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Over 40 years ago, boatbuilder Ray Speck drew the lines for the Sid skiff. He was living in Sausalito, California, at the time and admired JAYNE, a skiff owned by the harbormaster, Sid Foster. with Sid's permission, Ray took the lines from the 12′5″ lapstrake skiff, and used those lines to develop a range of skiffs from 13′ to 18′ long.
Ray thinks he's built about 100 of these skiffs during his 45-year career as a boatbuilder. His most recent one was launched at the Northwest School of Wooden Boat Building in May this year. Ray instructed the students in his Traditional Small Craft class at the school. They worked on her from January until May using traditional construction methods to build the cedar-on-oak hull. The skiff is 13′ overall, 12′ 6″ on the waterline, with a beam of 4′ on a draft with the centerboard up of 9″. She weighs about 150 pounds with her sailing rig aboard.
The school has a video of their boat under sail on their website. You can row one of Ray’s Sid skiffs, built in the mid-1980s, at The Center For Wooden Boats in Seattle WA on south Lake Union. Their website is www.cwb.org.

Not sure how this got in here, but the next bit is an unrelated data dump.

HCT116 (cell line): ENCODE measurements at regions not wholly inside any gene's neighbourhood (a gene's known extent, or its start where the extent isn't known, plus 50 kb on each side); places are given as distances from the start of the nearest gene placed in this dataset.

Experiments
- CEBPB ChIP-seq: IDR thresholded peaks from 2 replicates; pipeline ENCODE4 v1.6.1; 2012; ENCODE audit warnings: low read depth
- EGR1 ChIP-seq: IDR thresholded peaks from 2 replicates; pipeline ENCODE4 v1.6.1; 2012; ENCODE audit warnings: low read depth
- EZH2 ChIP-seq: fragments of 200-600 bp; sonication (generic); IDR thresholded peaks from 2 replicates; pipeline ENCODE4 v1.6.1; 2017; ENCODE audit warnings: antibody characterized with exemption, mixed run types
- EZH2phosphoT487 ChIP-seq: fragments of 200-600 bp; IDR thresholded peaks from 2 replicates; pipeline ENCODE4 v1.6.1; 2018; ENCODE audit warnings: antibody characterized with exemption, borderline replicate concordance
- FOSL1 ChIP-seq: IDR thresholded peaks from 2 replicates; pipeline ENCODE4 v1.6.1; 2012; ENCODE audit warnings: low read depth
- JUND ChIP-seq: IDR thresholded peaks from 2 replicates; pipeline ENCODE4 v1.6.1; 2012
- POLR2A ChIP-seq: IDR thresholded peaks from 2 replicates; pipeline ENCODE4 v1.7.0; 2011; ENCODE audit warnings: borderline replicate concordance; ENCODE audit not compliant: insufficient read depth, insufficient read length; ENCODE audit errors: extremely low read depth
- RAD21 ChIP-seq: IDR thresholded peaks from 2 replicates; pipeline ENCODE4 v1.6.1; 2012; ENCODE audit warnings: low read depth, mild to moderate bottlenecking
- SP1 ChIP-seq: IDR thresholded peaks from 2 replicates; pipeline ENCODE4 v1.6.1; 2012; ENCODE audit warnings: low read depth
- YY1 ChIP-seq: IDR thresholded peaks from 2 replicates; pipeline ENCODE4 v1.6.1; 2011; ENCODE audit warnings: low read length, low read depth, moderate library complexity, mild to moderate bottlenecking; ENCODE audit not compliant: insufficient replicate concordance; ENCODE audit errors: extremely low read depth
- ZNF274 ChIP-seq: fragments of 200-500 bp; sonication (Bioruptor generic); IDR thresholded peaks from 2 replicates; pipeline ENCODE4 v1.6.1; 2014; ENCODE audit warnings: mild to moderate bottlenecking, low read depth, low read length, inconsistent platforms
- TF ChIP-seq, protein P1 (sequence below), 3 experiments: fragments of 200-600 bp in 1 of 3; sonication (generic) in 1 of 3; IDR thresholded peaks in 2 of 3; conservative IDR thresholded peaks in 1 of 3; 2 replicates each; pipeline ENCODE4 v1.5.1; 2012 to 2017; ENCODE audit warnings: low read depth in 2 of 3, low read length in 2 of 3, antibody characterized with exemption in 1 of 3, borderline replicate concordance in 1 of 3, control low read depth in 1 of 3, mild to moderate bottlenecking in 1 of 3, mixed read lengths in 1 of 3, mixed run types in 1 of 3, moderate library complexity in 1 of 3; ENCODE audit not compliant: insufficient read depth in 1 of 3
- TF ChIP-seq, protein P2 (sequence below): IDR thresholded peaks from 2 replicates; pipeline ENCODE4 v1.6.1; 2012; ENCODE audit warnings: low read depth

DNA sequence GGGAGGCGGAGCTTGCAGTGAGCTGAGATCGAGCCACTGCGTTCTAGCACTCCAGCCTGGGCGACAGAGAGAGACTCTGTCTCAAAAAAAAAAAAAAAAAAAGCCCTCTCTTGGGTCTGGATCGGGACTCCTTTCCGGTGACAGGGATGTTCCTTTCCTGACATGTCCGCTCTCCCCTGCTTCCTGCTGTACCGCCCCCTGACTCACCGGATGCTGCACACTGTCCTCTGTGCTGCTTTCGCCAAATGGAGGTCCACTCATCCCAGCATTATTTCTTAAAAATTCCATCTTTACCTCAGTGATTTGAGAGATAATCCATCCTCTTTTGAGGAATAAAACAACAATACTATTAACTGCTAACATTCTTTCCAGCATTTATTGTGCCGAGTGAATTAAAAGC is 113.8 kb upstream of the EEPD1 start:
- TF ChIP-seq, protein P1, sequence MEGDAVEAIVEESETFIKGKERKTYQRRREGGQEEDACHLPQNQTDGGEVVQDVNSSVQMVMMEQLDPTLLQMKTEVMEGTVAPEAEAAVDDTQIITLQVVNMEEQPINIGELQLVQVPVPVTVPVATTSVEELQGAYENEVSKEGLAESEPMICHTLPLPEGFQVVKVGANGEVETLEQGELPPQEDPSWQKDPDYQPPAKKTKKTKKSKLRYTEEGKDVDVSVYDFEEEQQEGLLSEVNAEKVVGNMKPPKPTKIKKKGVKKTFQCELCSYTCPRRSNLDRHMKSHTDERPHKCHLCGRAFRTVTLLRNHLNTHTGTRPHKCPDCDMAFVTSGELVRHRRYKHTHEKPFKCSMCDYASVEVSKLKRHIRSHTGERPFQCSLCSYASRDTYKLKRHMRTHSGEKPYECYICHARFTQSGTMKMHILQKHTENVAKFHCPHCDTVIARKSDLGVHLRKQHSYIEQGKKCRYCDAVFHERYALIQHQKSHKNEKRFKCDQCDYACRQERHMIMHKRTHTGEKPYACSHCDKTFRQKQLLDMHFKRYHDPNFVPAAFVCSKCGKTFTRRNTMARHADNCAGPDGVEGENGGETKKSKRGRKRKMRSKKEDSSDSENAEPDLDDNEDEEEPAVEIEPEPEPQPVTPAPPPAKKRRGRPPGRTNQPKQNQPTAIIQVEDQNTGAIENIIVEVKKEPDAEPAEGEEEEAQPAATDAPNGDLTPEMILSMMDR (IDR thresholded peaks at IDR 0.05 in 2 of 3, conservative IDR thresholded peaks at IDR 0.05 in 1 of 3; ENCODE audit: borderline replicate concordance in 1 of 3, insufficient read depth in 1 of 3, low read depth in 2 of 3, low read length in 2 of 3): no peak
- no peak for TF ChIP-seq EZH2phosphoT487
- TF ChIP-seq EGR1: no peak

The Northwest School of Wooden Boat Building is an accredited, non-profit, vocational school. Its mission is to teach and preserve the fine art of wooden boatbuilding and traditional maritime crafts. They build both commissioned and speculative boats for sale while teaching students the boatbuilding skills they need to work in the marine trades.
Port Townsend, Washington
Lines taken by Ray Speck from a skiff in Sausalito, California
The Traditional Small Craft Class at NWSWBB
May 20, 2013